We all know how much they pick up our moods and worries. If you're prone to worry yourself, the best thing you can do, is share your coping tools with your child, and if you don't have any coping tools, its time to get some. It's easy to project our worries onto our kids.. I've done it myself. My daughter (who was suffering from terrible separation anxiety last year) would keep hearing from me all the way to school, about how she should just  give me a kiss at the steps and go straight in... by the time we got to school she'd be thinking and talking about nothing else, and so she was a in state. I made it worse (I was trying to help her but it was just bringing it up over and over again which made her worse!)

  5. Inner Voice

    What is your child telling his or herself? For example my daughter this evening was telling herself 'I don't want to go back to school',  she is worrying about not having enough time to eat her lunch... she said she heard her new teacher doesn't give her class much time to eat. So I am helping her to come up with some practical things to do about it, such as bring her lunch out to yard, concentrate on eating (not chatting!) and I told her I will speak to the teacher, if there is really not enough time to eat (because rumors aren't always  true). Find out what the 'inner talk' is about, and help them to come up with solutions.

  6. Practice Deep Breathing

    Practice deep breathing with children to calm their minds. The best time to practice this, I think, is at bed time, when they're lying in bed thinking... There is nothing better than learning breathing techniques to get kids through anxiety. Deep breathing is the opposite of worry and anxiety because we are becoming calmer in our mind, with each deep breath. This is why any exercise with deep breathing is good for kids such as yoga, tai chi, meditation or simple breathing techniques. Here are a few examples to try with your anxious child (make sure to do it with them) but feel free to look up more age appropriate exercises:

    1. Belly breathing - lie down and put your hand on your belly and imagine your belly blowing up like a balloon with each deep breath (or put a favorite cuddly toy there and watch it go up and down). (repeat 10 times)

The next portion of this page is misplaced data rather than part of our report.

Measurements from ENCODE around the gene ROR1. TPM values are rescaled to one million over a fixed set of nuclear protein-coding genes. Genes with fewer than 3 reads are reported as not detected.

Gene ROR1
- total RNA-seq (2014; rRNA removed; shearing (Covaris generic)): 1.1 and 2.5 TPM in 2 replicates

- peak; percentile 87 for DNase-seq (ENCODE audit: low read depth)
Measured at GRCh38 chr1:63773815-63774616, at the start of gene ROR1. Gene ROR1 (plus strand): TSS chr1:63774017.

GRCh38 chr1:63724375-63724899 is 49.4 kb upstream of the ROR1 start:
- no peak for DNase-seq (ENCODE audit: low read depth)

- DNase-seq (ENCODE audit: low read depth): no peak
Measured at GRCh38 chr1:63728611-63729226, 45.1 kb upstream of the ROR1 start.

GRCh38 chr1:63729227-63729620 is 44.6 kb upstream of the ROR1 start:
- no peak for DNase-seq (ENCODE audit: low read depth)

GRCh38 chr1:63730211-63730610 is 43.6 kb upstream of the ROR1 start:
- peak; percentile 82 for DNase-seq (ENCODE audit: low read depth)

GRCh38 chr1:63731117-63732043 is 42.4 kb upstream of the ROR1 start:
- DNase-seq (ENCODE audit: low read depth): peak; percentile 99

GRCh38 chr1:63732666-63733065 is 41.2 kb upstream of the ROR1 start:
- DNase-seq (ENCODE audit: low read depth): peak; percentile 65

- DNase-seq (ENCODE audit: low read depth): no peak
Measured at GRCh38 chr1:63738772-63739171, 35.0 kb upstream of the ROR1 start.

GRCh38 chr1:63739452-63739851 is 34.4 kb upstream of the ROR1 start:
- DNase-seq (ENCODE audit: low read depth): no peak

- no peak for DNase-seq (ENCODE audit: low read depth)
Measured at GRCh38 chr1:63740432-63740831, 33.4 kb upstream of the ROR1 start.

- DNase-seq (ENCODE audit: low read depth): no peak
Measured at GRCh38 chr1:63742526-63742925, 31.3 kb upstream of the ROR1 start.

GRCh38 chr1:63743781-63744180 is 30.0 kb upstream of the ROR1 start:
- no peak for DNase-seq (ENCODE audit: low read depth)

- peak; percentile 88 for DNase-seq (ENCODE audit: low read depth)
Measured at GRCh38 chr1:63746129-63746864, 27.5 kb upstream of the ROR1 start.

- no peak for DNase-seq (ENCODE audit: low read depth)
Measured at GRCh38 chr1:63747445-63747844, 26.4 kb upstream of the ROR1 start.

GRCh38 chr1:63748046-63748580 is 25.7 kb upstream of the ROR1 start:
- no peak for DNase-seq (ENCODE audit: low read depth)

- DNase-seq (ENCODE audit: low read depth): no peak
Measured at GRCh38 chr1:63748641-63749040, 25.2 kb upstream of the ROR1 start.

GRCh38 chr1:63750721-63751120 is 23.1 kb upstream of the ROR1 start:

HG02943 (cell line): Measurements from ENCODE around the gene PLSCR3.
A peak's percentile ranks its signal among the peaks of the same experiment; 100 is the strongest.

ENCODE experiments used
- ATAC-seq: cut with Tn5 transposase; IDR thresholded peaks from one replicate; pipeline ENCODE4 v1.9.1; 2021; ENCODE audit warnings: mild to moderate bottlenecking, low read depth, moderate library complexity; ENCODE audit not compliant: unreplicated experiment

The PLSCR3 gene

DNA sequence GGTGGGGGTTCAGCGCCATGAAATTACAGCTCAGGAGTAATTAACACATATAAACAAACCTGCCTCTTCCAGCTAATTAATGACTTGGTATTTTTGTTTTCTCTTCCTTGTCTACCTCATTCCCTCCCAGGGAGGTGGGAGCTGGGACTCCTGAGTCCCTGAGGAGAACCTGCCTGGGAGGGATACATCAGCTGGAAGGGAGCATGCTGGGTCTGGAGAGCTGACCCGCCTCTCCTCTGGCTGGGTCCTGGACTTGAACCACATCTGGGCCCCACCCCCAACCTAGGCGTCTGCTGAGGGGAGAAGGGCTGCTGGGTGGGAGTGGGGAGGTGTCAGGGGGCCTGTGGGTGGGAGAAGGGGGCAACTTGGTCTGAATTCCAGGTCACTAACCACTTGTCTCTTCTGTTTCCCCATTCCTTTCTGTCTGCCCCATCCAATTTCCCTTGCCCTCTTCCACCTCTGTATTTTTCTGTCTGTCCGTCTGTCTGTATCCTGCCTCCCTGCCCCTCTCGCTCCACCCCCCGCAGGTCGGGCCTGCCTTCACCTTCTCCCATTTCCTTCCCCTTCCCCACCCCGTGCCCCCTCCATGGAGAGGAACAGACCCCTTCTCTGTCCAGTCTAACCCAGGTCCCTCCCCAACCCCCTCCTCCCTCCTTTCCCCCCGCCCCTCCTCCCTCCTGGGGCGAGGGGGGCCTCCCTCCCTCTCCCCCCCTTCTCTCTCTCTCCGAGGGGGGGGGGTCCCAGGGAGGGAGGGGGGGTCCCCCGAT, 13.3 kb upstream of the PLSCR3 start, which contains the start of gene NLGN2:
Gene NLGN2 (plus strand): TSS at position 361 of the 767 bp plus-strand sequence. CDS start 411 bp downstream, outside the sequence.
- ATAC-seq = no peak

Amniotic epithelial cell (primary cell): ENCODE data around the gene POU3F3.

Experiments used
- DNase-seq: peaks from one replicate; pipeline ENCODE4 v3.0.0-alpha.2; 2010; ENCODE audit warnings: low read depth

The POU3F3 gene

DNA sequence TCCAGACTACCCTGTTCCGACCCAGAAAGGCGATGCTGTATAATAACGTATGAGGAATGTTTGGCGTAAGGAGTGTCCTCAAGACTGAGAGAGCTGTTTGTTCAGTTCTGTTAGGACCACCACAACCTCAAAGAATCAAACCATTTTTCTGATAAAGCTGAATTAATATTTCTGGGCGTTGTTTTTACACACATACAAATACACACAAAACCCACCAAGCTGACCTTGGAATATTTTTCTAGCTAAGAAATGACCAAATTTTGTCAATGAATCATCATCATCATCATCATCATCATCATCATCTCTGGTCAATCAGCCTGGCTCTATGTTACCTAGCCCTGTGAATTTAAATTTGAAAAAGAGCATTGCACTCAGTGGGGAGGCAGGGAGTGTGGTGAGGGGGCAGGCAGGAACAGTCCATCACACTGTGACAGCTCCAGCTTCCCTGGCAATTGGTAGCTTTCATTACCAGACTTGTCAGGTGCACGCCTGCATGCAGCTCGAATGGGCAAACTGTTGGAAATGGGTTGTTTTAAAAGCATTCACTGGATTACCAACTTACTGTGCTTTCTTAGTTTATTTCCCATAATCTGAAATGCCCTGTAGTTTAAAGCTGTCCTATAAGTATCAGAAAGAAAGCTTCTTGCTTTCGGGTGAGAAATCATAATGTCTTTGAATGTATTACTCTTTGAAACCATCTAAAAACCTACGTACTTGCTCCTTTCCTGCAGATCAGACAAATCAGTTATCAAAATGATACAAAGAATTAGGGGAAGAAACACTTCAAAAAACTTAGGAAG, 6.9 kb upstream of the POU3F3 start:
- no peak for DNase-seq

2. Counting each breath - count the deep breath up to 10. Or you can count the length of the in and out breath and try to make it longer and longer. 3 seconds for the in breath and 6 seconds for the out the breath. (repeat 10 times)
    3. Teach your child to take a big breath in, saying slowly in their mind 'in' with each in breath and 'out' with each out breath. (repeat 10 times).

Don't forget to tell your child that night time deep breathing is just good practice - it's when they feel worry or anxiety coming on during their day, that is when they have to remember for themselves to do it. No-one else has to know what they're doing, and it may only take a few breaths to calm your mind down.

Overall, make sure more than anything that your child is talking to you and you are giving them time and attention to help solve the problem in a positive way. Rather than worrying about and bringing it up all the time, try to have some one to one time with them, and give them some practical tools.

Best of luck to all your children with the new academic year, please get in touch if you would like to book your child with myself or one of our coaches for either an online session or face to face (Dublin North, Dublin South & Cork).

Also to stay in touch you can  sign up for bi-monthly blogs below.

Caoimhe xx

Child and Teen Life Coach  - The Confidence Clinic